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The point of I2C NACKs

Posted on Monday, August 17th, 2009 in Bus Pirate, Development by Ian

nack

The logic analyzer output above (top continues on the bottom) shows the Bus Pirate I2C address scan function. The Bus Pirate sends a DS1307 I2C read address. After the DS1307 ACKnowledges the address (bit 9), it immediately starts sending data to the Bus Pirate and ignores the I2C STOP sequence sent by the address scanner. This caused extra I2C addresses to appear at random.

This is the purpose of the I2C NACK bit that concludes a transfer from the slave IC to the master device. If the master ACKs the last byte and then attempts a STOP condition, the slave might put a 0 on the data line that blocks the STOP condition. If the master NACKs the last byte then the slave IC gives up and everybody exits cleanly.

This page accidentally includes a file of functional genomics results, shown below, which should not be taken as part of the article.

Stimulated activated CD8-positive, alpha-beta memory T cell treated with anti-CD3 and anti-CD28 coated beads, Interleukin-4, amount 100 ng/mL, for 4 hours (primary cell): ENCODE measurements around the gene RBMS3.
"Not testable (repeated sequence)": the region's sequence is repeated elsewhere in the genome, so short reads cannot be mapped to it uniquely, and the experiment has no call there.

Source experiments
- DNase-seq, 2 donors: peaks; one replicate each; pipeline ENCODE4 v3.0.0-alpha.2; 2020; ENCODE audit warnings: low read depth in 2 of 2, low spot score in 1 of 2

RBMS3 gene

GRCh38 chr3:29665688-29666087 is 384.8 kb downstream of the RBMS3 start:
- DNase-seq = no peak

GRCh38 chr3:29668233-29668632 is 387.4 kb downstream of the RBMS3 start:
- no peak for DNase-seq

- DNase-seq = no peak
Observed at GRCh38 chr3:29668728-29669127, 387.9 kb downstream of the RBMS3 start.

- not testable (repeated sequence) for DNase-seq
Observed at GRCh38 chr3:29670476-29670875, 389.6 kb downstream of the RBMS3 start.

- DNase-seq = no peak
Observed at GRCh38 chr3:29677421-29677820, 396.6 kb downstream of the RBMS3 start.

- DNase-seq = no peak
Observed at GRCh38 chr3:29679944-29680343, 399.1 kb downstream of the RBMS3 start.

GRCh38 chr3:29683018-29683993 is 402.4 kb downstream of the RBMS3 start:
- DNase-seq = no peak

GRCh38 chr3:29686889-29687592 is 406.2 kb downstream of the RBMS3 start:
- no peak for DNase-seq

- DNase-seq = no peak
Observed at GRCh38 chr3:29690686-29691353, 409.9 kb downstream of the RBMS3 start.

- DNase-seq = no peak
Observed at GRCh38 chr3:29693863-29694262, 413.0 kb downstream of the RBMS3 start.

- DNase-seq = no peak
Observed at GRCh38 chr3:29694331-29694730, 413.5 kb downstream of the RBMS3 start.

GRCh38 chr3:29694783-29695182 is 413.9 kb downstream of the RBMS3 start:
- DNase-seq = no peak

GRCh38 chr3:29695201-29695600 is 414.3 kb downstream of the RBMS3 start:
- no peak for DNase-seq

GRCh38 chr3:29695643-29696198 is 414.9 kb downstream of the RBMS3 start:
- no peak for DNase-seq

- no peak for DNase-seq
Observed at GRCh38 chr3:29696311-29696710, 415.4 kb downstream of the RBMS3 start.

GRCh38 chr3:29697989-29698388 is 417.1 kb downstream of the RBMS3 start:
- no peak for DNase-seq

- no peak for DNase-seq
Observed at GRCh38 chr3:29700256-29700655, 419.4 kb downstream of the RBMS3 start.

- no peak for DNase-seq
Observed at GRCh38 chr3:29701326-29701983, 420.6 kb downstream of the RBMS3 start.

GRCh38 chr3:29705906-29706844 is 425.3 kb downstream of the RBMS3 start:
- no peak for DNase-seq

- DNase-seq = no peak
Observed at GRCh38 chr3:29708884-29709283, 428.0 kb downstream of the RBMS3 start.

Read more about this issue here, updates will be in the nightly compiles in a few days.

This entry was posted on Monday, August 17th, 2009 at 2:46 pm and is filed under Bus Pirate, Development. You can follow any responses to this entry through the RSS 2.0 feed. You can skip to the end and leave a response. Pinging is currently not allowed.

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